In this isolated kingdom, the fertile land's bounty and all its healthy beasts are nothing more than a literal illusion. Yet the phantasm must never be broken, lest all the people starve.The citizens tell a story. A century and a year ago, there was an archfey exiled from the Feywild. She wandered the world for a decade and a year, until she found a great many people in plight. Their nation had been ravaged by a cataclysm. The fields were barren, the forests were cinders, the rivers and lakes were poisoned, no animals could thrive, and the survivors' food supplies were dwindling. The archfey promised to solve this crisis. She studied the barren land and waters for a week and a day, conferring with the young new king. Finally, the archfey resolved to make a sacrifice. She went deep into the earth and gave her life. The following midnight, the nation was rejuvenated. Grass, trees, crops, and waters all took life once more, just like that: viridescent fields and grazing cattle, shaded woodlands and hopping rabbits, crystalline streams and spawning salmon. It was a miracle.The past century has been idyllic. The fields tend to themselves, no agriculture needed. Nobody is hungry. The many mines of iron and precious metals were untouched by the cataclysm. All is well.The citizens' story misses a key detail. The archfey did not have the power to rejuvenate the kingdom, nor did she die. Dreams and illusion were always her forte. She placed herself in an eternal slumber, and her dreams became a false "reality" in the land and waters above her mound. The mines are the only genuine natural resource left. Everything else is just dust and/or air, covered by an illusion: a powerful illusion that confers actual sustenance and substance, provided that the viewer remains blissfully unaware. Only the royal family and their trusted inquisitors are aware of the secret; it is why they prefer expensively imported food, clothes, and other luxuries.Enter the PCs. (Continued.)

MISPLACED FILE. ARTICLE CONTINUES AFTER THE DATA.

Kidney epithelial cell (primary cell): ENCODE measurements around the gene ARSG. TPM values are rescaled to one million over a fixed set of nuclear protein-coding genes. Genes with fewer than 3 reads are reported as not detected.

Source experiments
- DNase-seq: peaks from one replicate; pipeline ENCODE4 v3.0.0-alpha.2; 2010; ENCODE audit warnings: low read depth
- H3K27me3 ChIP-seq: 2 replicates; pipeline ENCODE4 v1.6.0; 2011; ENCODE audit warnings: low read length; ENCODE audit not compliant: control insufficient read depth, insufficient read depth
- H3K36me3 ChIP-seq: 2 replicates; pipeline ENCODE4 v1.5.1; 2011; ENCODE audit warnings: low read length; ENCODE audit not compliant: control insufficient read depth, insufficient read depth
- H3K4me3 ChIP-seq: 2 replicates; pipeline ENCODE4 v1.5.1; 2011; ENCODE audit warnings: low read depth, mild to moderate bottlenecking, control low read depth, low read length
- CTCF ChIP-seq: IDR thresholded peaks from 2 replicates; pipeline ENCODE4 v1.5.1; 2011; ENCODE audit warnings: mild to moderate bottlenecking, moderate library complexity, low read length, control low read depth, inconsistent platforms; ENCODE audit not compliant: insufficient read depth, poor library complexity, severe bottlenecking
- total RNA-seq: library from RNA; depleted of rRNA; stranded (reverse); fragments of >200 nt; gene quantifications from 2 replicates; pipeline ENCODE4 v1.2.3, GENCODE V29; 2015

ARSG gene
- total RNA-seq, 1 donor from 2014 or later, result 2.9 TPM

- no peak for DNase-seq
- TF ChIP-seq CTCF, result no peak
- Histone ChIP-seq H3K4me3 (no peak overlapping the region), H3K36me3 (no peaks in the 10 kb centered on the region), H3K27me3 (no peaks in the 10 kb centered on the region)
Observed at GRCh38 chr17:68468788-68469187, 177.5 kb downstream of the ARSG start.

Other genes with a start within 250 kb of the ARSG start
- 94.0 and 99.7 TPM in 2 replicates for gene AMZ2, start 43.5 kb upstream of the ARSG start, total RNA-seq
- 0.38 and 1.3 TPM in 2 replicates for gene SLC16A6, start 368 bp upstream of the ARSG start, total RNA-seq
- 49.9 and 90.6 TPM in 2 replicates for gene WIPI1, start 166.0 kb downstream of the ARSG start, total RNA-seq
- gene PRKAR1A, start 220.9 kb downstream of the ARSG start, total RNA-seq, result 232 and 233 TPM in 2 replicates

Metal traders depart from the isolated nation regularly, but visitors are rare. The PCs arrive to unearth some ancient artifact in some old ruin, destroyed during the cataclysm. Thanks to their connections and/or diplomatic abilities, the PCs secure permission to do a little dungeon crawling. The delve is challenging, but not unusual. It is when the PCs settle down to rest in the city, though, that things get weird.PCs are nosey, and they did not grow up here. The more perceptive among them notice that reality is a smidge off. Everything wooden, everything cloth, everything silk... it all seems just a little wrong. The food is especially suspicious, hardly as satiating as it should be. And why do the citizens spout a crazy story about a life-giving archfey and self-tending fields, anyway?More incisive PCs eventually see through the illusion outright. It becomes phantasmal to them. What happens next depends on how the group plays its cards. They could quietly leave and think nothing more of it. If they raise a fuss, they attract the attention of the royal inquisitors, who do their best to catch the PCs; maybe the party escapes, or perhaps the party is captured. The group may opt to deliberately confront the inquisitors and the royal family about this illusion.Should the PCs wind up speaking to the inquisitors and the royals, the group is shown the slumbering archfey, safe beyond many magical barriers. The royals tell the true story of the land. The PCs are offered a hefty sum to leave and never speak of the illusion. (A roundabout "quest reward," in a way.) Besides, the party already dug up the artifact they came to the nation for anyway. But then again... perhaps there is a better solution for the kingdom, somewhere out there in the wider world? The royals would deeply appreciate it if the PCs would return some day, with knowledge of a viable alternative.That is my idea, anyway. I worry that the reveal might be unsatisfying. How would you polish the idea?